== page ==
atheism. Did any kingdom, about 1798 manifest the same spirit?--Yes,
France; she denied the being of God in her national capacity, and made
war on the 'Monarchy of heaven.' " 
"In the year 1793, . . . the gospel was, by a
solemn act of the Legislature and the people abolished in France. The
indignities offered to the actual copies of the Bible were unimportant
after this; their life in their doctrines, and the extinction of the
doctrines is the extinction of the Bible. By the decree of the French
Government, declaring that the nation acknowledged no God, the Old and
New Testaments were slain throughout the limits of Republican France.
But contumelies to the Sacred Books could not have been wanting, in the
general plunder of every place of worship. In Lyons they were dragged at
the tail of an ass in a procession through the streets. . . .
"On the 1st of November, 1793, Gobet, with the
Republican priests of Paris, had thrown off the gown, and abjured
Religion. On the 11th, a 'Grand Festival,' dedicated to 'Reason and
Truth,' was celebrated in the Cathedral of Notre Dame, which had been
desecrated, and been named 'the Temple of Reason;' a pyramid was erected
in the center of the Church, surmounted by a temple, inscribed 'To
philosophy.' The torch of 'Truth' was on the altar of 'Reason' spreading
light, etc. The National Convention and all the authorities attended at
this burlesque and insulting ceremony." 
Spiritual Sodom.--" 'Spiritually' this
power 'is called Sodom.' What was the characteristic sin of Sodom?
Licentiousness. Did France have this character? She did; fornication was
established by law during the period spoken of. 'Spiritually' the place
was 'where our Lord was crucified.' Was this true in France? It was, in
more senses than one. First, in 1572 a plot was laid in France to
destroy all the pious Huguenots;
and in one night, fifty thousand of them were
murdered in cold blood, and the streets of Paris literally ran with
blood. Thus our Lord was 'spiritually crucified' in His members. Again,
the watch-word and motto of the French Infidels was, 'CRUSH THE WRETCH,'
meaning Christ. Thus it may be truly said, 'where our Lord was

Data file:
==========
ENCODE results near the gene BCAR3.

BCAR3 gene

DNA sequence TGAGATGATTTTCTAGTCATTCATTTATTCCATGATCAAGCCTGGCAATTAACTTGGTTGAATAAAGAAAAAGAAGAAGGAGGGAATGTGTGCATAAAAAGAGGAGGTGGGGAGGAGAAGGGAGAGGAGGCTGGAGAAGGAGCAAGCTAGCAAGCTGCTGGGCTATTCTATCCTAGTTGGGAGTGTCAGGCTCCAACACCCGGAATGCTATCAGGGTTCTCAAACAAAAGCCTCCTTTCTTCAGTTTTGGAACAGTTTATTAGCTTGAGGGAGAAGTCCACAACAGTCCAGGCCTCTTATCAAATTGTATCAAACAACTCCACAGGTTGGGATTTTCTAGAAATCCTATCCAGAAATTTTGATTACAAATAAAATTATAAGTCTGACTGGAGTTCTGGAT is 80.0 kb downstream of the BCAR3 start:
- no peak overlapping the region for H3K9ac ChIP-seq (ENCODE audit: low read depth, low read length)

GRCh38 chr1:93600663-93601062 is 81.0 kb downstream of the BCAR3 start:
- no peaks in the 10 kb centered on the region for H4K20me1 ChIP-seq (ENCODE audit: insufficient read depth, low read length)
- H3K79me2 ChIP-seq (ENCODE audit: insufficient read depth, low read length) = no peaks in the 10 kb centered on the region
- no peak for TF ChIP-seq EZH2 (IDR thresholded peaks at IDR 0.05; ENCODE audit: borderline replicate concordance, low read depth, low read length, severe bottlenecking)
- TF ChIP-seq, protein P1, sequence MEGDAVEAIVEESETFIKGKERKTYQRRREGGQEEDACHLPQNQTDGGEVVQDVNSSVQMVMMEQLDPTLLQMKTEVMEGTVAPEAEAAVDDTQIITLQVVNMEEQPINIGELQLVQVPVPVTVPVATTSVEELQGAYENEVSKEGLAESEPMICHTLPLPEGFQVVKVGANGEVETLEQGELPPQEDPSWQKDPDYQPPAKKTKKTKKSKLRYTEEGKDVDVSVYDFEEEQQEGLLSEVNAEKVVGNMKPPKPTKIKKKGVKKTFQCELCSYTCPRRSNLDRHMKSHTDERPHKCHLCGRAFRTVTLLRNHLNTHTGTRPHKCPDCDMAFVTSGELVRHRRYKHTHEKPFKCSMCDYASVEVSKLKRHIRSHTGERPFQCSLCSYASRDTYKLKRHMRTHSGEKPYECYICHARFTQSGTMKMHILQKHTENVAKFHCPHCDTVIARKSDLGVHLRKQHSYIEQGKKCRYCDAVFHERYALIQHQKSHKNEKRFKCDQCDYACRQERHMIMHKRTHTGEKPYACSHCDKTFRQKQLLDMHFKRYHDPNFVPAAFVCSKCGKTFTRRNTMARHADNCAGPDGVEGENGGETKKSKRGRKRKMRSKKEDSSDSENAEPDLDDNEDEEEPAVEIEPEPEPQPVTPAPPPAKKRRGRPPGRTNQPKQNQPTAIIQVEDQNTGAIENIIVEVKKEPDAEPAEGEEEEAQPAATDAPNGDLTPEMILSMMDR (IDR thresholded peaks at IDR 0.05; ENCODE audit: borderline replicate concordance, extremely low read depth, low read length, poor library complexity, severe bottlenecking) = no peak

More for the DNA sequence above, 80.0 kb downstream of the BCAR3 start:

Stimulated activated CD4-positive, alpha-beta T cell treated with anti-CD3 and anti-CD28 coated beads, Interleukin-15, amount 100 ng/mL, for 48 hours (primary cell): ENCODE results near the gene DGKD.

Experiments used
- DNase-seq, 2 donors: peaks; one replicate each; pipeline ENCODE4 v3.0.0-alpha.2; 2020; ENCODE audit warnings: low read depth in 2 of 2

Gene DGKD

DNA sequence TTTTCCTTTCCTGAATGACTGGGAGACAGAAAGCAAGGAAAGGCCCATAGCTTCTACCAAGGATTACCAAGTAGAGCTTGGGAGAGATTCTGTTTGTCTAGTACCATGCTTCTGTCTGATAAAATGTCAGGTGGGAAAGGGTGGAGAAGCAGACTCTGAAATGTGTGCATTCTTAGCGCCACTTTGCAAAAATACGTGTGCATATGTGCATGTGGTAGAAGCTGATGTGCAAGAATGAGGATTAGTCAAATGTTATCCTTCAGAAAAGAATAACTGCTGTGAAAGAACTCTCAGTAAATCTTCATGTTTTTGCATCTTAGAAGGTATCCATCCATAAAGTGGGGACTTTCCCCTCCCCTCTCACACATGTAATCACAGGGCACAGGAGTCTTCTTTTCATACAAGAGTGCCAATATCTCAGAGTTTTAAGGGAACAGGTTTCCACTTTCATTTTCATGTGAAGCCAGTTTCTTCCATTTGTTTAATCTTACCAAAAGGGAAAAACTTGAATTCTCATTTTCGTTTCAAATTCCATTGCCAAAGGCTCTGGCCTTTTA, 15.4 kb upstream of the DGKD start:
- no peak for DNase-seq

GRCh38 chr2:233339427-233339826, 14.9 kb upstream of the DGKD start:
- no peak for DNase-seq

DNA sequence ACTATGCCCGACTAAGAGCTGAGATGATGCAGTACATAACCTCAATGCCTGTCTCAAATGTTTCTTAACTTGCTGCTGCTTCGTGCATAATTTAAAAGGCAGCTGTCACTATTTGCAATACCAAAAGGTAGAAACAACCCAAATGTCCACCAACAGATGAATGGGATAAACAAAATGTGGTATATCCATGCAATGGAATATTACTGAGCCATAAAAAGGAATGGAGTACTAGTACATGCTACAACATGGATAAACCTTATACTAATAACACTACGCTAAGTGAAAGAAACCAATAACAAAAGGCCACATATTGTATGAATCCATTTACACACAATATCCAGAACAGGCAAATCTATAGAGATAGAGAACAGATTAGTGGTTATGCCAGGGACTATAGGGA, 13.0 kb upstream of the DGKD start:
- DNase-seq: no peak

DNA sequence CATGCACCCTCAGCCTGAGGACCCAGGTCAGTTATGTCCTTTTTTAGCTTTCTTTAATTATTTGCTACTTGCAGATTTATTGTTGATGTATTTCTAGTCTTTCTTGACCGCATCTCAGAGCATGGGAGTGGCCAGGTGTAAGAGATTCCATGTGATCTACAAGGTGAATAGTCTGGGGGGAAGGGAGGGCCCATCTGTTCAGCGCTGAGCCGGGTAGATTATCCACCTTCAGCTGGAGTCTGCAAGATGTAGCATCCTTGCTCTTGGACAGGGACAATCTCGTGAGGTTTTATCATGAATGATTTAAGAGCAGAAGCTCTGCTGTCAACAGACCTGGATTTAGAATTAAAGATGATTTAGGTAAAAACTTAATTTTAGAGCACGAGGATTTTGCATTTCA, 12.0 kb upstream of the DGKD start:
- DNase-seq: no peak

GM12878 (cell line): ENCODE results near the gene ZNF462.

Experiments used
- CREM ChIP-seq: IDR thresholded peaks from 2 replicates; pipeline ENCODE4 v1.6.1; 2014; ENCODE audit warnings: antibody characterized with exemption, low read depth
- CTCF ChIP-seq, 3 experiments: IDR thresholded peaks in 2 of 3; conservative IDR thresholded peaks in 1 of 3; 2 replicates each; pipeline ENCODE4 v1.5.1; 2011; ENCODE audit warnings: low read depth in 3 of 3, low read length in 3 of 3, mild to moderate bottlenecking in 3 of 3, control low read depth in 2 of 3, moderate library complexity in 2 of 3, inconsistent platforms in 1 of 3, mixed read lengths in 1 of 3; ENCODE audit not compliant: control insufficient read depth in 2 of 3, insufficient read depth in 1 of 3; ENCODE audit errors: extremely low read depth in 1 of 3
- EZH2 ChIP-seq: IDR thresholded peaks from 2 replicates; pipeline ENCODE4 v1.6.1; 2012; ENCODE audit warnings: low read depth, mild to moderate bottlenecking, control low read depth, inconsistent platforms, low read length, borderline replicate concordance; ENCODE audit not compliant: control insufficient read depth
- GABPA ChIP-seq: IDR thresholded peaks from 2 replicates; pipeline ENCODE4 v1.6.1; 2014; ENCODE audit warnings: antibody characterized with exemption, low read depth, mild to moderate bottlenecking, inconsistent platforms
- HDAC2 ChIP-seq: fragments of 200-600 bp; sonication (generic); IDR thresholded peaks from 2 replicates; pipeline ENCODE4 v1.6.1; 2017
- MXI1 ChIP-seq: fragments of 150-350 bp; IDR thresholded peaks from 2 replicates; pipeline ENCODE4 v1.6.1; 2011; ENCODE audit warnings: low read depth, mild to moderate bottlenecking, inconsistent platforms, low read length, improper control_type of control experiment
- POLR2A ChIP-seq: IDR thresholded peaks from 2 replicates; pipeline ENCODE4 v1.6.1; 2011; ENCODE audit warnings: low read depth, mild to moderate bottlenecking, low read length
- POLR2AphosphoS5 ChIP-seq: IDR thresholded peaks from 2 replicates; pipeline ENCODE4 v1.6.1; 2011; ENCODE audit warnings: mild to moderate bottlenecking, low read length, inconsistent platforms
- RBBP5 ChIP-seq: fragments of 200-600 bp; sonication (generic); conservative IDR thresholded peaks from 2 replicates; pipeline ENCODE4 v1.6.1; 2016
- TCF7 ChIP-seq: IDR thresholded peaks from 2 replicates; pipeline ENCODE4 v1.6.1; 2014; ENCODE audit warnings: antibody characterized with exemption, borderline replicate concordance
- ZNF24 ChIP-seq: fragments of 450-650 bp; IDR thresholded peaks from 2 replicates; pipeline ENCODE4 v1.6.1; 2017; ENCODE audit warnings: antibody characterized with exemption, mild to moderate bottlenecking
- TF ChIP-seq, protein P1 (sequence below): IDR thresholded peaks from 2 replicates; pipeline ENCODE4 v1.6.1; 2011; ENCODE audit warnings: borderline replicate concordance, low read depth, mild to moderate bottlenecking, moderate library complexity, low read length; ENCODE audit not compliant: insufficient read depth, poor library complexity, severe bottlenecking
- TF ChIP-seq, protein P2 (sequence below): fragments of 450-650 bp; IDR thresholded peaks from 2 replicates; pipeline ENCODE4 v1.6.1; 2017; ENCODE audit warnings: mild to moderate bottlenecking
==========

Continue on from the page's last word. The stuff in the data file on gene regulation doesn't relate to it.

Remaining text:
crucified.' The very spirit of the bottomless pit' was poured out in
that wicked nation.
"But did France 'make war' on the Bible? She
did; and in 1793 a decree passed the French Assembly forbidding the
Bible, and under that decree the Bibles were gathered and burned, and
every possible mark of contempt heaped upon them, and all institutions
of the Bible abolished; the Sabbath was blotted out, and every tenth day
substituted for mirth and profanity. Baptism and the communion were
abolished. The being of God was denied; and death pronounced to be an
eternal sleep. The Goddess of Reason was set up, in the person of a vile
woman, and publicly worshiped. Surely here is a power that exactly
answers the prophecy."  This point will be further developed in
the comments on the next verse.
Verse 9 And they of the people and kindreds and
tongues and nations shall see their dead bodies three days and an half,
and shall not suffer their dead bodies to be put in graves.
"The language of this verse denotes the feelings
of other nations than the one committing the outrage on the witnesses.
They would see what war infidel France had made on the Bible, but would
not be led nationally to engage in the wicked work, nor suffer the
murdered witnesses to be buried, or put out of sight among themselves,
though they lay dead three days and a half, that is, three years and a
half, in France. No; this very attempt of France served to arouse
Christians everywhere to put forth a new exertion in behalf of the
Bible, as we shall presently see." 
Verse 10 And they that dwell upon the earth shall
rejoice over them, and make merry, and shall send gifts one to another;
because these two prophets tormented them that dwelt on the earth.
"This denotes the joy those felt who hated the
Bible, or were tormented by it. Great was the joy of infidels everywhere
for awhile. But 'the triumphing of the wicked is short;' so was it in
France, for their war on the Bible and Christianity had well-nigh
swallowed them all up. They set out to destroy Christ's 'two witnesses,'
but they filled France with blood and horror, so that they were horror-struck
at the result of their wicked deeds, and were glad to remove their
impious hands from the Bible." 
Verse 11 And after three days and an half the
spirit of life from God entered into them, and they stood upon their
feet; and great fear fell upon them which saw them..
Witnesses Restored.--"In 1793, the decree
passed the French Assembly suppressing the Bible. Just three years
after, a resolution was introduced into the Assembly going to supersede
the decree, and giving toleration to the Scriptures. That resolution lay
on the table six months, when it was taken up, and passed without a